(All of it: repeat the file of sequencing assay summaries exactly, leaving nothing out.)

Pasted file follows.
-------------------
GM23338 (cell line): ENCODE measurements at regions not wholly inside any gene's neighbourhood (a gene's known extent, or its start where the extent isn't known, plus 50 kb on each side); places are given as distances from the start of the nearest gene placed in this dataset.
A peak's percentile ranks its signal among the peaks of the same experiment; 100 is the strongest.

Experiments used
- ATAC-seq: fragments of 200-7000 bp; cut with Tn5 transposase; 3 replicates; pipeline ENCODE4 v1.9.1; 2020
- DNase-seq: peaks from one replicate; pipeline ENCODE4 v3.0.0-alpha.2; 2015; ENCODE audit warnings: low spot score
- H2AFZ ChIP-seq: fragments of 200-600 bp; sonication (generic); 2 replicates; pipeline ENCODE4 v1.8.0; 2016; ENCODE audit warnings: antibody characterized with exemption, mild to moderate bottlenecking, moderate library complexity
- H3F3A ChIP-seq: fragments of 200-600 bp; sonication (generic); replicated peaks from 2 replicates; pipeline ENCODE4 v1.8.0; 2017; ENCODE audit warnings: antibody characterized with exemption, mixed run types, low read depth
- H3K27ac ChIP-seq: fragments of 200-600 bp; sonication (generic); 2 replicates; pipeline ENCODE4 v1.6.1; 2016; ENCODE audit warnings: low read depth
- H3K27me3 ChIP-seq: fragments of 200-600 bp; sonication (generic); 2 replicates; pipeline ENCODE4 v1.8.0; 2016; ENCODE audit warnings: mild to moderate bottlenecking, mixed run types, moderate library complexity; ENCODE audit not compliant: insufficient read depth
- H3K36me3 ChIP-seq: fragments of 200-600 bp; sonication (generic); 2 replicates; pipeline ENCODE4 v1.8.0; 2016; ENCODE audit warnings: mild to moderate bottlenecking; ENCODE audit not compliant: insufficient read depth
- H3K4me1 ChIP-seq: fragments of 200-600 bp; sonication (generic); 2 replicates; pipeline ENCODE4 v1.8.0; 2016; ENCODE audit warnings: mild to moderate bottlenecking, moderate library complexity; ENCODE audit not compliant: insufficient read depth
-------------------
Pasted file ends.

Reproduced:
GM23338 (cell line): ENCODE measurements at regions not wholly inside any gene's neighbourhood (a gene's known extent, or its start where the extent isn't known, plus 50 kb on each side); places are given as distances from the start of the nearest gene placed in this dataset.
A peak's percentile ranks its signal among the peaks of the same experiment; 100 is the strongest.

Experiments used
- ATAC-seq: fragments of 200-7000 bp; cut with Tn5 transposase; 3 replicates; pipeline ENCODE4 v1.9.1; 2020
- DNase-seq: peaks from one replicate; pipeline ENCODE4 v3.0.0-alpha.2; 2015; ENCODE audit warnings: low spot score
- H2AFZ ChIP-seq: fragments of 200-600 bp; sonication (generic); 2 replicates; pipeline ENCODE4 v1.8.0; 2016; ENCODE audit warnings: antibody characterized with exemption, mild to moderate bottlenecking, moderate library complexity
- H3F3A ChIP-seq: fragments of 200-600 bp; sonication (generic); replicated peaks from 2 replicates; pipeline ENCODE4 v1.8.0; 2017; ENCODE audit warnings: antibody characterized with exemption, mixed run types, low read depth
- H3K27ac ChIP-seq: fragments of 200-600 bp; sonication (generic); 2 replicates; pipeline ENCODE4 v1.6.1; 2016; ENCODE audit warnings: low read depth
- H3K27me3 ChIP-seq: fragments of 200-600 bp; sonication (generic); 2 replicates; pipeline ENCODE4 v1.8.0; 2016; ENCODE audit warnings: mild to moderate bottlenecking, mixed run types, moderate library complexity; ENCODE audit not compliant: insufficient read depth
- H3K36me3 ChIP-seq: fragments of 200-600 bp; sonication (generic); 2 replicates; pipeline ENCODE4 v1.8.0; 2016; ENCODE audit warnings: mild to moderate bottlenecking; ENCODE audit not compliant: insufficient read depth
- H3K4me1 ChIP-seq: fragments of 200-600 bp; sonication (generic); 2 replicates; pipeline ENCODE4 v1.8.0; 2016; ENCODE audit warnings: mild to moderate bottlenecking, moderate library complexity; ENCODE audit not compliant: insufficient read depth